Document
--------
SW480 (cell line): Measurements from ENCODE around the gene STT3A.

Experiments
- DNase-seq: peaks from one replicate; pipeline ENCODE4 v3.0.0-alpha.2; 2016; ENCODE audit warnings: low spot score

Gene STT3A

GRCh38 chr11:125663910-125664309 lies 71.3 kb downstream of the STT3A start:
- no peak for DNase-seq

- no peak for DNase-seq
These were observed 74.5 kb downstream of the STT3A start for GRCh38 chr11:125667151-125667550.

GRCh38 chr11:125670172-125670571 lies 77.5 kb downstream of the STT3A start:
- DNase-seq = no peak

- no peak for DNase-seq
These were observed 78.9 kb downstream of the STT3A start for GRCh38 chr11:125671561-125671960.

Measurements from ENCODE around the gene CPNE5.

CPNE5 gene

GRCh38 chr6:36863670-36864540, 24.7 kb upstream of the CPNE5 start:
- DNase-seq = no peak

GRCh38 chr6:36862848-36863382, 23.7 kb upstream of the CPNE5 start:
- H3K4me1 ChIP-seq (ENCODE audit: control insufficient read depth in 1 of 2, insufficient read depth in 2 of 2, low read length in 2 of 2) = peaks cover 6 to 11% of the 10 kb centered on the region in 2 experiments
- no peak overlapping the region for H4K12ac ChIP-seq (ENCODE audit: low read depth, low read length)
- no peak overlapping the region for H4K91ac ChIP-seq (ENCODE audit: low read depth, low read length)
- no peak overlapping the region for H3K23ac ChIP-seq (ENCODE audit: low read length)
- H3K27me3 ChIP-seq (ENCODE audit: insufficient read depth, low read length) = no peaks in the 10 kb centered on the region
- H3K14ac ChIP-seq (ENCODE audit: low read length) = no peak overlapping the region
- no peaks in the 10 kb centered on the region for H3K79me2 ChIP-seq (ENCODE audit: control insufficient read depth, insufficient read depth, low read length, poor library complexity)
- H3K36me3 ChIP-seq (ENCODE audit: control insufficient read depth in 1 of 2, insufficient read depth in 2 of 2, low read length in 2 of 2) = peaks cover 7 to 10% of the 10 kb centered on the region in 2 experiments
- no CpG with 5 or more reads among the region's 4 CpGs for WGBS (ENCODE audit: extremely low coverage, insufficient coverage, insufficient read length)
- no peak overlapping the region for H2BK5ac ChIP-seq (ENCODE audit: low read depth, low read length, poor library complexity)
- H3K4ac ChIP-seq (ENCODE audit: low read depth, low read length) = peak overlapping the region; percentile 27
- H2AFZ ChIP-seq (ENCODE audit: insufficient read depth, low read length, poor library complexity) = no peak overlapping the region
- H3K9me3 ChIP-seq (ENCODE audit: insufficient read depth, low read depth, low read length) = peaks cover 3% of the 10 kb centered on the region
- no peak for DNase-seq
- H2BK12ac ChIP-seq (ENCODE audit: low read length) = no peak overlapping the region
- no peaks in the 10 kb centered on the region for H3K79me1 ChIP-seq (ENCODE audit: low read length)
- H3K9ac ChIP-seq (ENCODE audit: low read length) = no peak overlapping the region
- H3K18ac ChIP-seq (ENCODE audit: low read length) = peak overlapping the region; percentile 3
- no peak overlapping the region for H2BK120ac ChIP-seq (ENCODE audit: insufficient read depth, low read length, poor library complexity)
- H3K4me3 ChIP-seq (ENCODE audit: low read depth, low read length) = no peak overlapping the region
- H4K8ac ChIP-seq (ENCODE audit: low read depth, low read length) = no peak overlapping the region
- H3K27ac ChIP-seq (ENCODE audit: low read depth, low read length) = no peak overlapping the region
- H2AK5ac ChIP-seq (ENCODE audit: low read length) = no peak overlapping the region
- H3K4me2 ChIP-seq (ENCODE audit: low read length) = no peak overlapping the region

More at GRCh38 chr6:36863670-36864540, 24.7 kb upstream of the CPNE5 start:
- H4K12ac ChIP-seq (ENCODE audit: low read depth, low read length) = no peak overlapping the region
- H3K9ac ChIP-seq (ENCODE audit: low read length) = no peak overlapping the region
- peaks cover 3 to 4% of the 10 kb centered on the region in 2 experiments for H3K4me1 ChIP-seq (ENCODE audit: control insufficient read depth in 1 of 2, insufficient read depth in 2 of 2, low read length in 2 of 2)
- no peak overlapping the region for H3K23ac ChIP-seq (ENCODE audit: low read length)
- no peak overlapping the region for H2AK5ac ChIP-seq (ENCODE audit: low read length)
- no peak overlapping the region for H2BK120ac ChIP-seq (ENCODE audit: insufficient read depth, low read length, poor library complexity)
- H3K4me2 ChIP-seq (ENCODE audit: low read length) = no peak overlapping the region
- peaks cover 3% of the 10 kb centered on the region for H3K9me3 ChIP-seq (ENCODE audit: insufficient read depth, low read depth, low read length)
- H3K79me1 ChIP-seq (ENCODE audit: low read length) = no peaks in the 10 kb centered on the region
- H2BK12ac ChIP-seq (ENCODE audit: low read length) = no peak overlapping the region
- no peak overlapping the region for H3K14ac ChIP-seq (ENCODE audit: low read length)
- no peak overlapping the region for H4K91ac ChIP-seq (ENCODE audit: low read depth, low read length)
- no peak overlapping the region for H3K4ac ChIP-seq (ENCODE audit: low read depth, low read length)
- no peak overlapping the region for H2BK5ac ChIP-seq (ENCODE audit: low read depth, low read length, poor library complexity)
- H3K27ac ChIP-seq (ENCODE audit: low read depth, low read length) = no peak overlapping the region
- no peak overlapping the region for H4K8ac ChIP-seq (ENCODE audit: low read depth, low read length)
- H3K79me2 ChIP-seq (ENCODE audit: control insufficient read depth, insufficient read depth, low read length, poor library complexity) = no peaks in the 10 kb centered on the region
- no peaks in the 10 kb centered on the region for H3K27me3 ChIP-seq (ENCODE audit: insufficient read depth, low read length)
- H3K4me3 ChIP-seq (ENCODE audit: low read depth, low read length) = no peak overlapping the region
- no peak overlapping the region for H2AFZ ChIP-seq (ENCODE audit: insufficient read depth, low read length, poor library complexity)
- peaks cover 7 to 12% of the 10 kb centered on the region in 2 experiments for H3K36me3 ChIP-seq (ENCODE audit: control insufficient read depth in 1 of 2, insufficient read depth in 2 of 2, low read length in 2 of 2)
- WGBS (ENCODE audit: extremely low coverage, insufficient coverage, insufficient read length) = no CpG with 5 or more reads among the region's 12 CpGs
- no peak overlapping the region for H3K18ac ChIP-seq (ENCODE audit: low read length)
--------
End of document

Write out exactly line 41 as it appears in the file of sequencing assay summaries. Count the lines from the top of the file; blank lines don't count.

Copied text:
- H3K4me2 ChIP-seq (ENCODE audit: low read length) = no peak overlapping the region